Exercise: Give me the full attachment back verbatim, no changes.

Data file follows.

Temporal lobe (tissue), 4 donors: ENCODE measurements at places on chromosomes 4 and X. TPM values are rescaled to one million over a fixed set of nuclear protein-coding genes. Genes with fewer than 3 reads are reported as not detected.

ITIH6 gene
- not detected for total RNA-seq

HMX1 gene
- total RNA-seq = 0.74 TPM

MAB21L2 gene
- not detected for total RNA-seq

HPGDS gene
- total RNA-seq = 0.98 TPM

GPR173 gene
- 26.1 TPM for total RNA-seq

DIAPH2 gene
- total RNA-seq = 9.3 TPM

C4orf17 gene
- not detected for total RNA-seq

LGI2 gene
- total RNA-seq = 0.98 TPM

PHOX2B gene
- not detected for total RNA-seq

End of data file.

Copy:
Temporal lobe (tissue), 4 donors: ENCODE measurements at places on chromosomes 4 and X. TPM values are rescaled to one million over a fixed set of nuclear protein-coding genes. Genes with fewer than 3 reads are reported as not detected.

ITIH6 gene
- not detected for total RNA-seq

HMX1 gene
- total RNA-seq = 0.74 TPM

MAB21L2 gene
- not detected for total RNA-seq

HPGDS gene
- total RNA-seq = 0.98 TPM

GPR173 gene
- 26.1 TPM for total RNA-seq

DIAPH2 gene
- total RNA-seq = 9.3 TPM

C4orf17 gene
- not detected for total RNA-seq

LGI2 gene
- total RNA-seq = 0.98 TPM

PHOX2B gene
- not detected for total RNA-seq